Downes was asked if he was willing to spy on the American First Committee. "Do you feel strongly enough on these matters to work for us in your own country? To spy on your fellow Americans and report to us? For we feel there is German money and German direction behind the American First movement, though many of its followers may not know it and would in fact be shocked to know it. If we can pin a Nazi contact or Nazi money on the isolationists, they will lose many of their followers. It might be the deciding factor in America's entry in the war, if the American public knew the truth."

Donald Chase Downes later recalled in his autobiography, The Scarlett Thread (1953) that he received assistance in his work from the Jewish Anti-Defamation League, Congress for Industrial Organisation and U.S. army counter-intelligence. Bill Macdonald, the author of The True Intrepid: Sir William Stephenson and the Unknown Agents (2001), has pointed out: "Downes eventually discovered there was Nazi activity in New York, Washington, Chicago, San Francisco, Cleveland and Boston. In some cases they traced actual transfers of money from the Nazis to the America Firsters."

In April 1941, Father Charles Coughlin endorsed the America First Committee in his journal, Social Justice . Although Coughlin was one of America's most popular political figures at the time, his open Anti-Semitism made his endorsement a mixed blessing. In a speech in Des Moines, Iowa, Charles A. Lindbergh claimed that the "three most important groups who have been pressing this country toward war are the British, the Jewish and the Roosevelt administration". Soon afterwards Gerald Nye argued "that the Jewish people are a large factor in our movement toward war." These speeches resulted in some people claiming that the America First Committee was anti-Semitic.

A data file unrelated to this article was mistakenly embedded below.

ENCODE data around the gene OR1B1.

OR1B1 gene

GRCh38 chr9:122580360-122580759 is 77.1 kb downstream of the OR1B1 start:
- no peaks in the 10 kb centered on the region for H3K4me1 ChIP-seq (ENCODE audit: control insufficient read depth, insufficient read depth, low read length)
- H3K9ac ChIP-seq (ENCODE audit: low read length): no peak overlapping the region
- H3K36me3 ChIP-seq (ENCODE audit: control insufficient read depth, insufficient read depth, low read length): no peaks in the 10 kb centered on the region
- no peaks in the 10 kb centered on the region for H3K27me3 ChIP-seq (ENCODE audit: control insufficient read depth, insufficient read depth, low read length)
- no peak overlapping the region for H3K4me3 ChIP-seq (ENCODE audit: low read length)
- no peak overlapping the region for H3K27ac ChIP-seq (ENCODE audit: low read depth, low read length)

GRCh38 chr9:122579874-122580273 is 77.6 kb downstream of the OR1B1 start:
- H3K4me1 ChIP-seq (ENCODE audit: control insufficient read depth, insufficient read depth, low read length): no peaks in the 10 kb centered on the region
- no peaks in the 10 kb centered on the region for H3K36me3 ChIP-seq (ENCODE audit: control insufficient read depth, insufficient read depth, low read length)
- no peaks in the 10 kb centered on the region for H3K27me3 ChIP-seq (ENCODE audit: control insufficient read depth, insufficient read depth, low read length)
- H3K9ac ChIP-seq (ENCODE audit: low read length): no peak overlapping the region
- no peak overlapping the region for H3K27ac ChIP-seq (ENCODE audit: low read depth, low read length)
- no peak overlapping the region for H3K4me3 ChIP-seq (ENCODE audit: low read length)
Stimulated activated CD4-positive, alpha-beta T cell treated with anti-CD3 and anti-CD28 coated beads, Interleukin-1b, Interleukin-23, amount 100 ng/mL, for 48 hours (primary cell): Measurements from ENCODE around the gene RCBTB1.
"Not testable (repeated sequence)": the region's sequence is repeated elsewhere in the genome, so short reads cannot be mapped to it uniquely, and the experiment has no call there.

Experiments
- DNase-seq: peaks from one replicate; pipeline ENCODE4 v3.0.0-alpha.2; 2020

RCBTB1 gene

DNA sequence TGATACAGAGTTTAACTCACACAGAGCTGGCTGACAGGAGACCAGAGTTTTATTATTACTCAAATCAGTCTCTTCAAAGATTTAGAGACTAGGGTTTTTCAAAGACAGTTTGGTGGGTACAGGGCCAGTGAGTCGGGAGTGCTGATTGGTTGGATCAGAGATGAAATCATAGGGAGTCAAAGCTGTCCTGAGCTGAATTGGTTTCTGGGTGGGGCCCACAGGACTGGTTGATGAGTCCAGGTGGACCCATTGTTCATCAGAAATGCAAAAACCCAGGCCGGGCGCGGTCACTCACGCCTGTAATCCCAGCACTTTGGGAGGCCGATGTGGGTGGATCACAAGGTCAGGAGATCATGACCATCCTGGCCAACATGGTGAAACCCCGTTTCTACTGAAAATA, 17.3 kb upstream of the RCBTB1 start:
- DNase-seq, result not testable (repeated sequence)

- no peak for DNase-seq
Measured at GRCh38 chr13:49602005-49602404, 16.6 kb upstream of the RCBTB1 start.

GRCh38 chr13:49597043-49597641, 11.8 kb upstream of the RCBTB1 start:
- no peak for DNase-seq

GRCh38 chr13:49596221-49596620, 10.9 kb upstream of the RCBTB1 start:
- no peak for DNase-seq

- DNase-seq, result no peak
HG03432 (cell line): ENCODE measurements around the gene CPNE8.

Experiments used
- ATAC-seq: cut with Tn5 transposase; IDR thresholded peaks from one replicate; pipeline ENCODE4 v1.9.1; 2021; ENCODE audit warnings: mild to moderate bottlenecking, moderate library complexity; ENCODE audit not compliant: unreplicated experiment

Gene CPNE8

On 21st April, 1941, Rex Stout made a speech in New York City where he attacked the activities of Lindbergh: "I wish I could look you in the eye, Colonel Lindbergh, when I tell you that you simply don't know what it's all about.... A desperate war is being fought, and the winners of the war will win the oceans. No matter what we do, we shall be either one of the winners, or one of the losers; no shivering neutral will get a bite of anything but crow when the shooting stops. It would therefore seem to be plain imbecility not to go in with Britain and win.... Every fascist and pro-Nazi publication in America, without exception, applauds and approves of him.... Dozens of times in the past year he has been enthusiastically quoted in the newspapers of Germany and Italy and Japan."

Stout then went onto defend himself against the attacks he had received from America First Committee: "The America First Committee is calling people like me, who are convinced that we should go in with Britain now and win, a gang of warmongers.... If a 1941 warmonger is a man who advocates that we should immediately send warships and the men we have trained to sail them and shoot their guns, and airplanes and the boys we have trained to fly them and drop their bombs, send them to meet our acknowledged deadly enemy where he is, and attack him and defeat him, then count me in."